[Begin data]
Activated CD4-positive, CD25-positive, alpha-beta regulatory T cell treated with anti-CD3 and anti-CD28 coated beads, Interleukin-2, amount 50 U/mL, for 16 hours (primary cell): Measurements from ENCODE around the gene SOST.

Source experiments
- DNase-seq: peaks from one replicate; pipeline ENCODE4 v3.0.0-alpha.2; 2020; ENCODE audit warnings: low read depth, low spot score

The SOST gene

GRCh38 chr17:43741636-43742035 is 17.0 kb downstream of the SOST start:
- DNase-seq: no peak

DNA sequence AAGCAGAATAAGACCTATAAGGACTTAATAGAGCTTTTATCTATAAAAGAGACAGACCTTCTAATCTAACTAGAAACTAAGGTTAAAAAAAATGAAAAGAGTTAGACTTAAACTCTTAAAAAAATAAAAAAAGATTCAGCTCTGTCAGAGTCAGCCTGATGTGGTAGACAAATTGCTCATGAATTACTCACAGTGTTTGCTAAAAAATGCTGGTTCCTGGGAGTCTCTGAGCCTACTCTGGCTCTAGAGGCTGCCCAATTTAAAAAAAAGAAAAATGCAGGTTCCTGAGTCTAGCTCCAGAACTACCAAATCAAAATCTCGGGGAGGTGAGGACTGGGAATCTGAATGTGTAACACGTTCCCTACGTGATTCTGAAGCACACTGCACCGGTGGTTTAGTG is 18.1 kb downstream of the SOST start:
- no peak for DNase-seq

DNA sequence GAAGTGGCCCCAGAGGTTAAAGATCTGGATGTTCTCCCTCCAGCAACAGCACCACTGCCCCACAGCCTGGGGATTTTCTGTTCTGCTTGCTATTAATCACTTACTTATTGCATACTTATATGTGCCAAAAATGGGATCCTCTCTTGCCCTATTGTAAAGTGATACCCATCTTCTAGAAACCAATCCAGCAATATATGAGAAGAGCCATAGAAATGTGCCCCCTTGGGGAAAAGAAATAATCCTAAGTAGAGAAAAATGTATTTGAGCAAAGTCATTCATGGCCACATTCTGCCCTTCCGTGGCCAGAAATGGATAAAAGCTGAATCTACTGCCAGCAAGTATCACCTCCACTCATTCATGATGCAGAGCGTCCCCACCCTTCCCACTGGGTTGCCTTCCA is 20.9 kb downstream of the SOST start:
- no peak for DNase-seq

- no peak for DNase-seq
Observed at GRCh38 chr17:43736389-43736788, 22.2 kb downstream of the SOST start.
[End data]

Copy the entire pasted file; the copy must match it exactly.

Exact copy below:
Activated CD4-positive, CD25-positive, alpha-beta regulatory T cell treated with anti-CD3 and anti-CD28 coated beads, Interleukin-2, amount 50 U/mL, for 16 hours (primary cell): Measurements from ENCODE around the gene SOST.

Source experiments
- DNase-seq: peaks from one replicate; pipeline ENCODE4 v3.0.0-alpha.2; 2020; ENCODE audit warnings: low read depth, low spot score

The SOST gene

GRCh38 chr17:43741636-43742035 is 17.0 kb downstream of the SOST start:
- DNase-seq: no peak

DNA sequence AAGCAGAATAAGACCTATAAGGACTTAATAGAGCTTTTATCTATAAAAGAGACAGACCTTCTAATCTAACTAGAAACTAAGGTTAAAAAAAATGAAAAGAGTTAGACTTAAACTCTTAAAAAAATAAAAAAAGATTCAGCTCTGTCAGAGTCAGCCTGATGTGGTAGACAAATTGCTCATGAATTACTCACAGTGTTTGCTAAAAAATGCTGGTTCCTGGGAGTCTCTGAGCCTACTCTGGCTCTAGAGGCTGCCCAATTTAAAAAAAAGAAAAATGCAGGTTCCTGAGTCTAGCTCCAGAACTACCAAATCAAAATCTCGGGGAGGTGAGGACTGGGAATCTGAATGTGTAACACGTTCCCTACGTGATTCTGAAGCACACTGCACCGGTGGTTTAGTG is 18.1 kb downstream of the SOST start:
- no peak for DNase-seq

DNA sequence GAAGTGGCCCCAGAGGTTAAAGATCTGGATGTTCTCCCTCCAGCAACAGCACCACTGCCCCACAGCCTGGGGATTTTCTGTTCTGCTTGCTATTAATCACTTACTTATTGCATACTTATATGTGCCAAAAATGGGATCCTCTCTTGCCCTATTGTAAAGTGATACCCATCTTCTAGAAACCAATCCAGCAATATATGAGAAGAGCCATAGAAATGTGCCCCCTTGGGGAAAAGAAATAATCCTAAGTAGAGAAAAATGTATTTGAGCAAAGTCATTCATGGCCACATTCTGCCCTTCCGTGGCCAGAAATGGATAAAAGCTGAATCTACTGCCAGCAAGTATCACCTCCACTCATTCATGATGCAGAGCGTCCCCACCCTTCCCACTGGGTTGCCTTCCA is 20.9 kb downstream of the SOST start:
- no peak for DNase-seq

- no peak for DNase-seq
Observed at GRCh38 chr17:43736389-43736788, 22.2 kb downstream of the SOST start.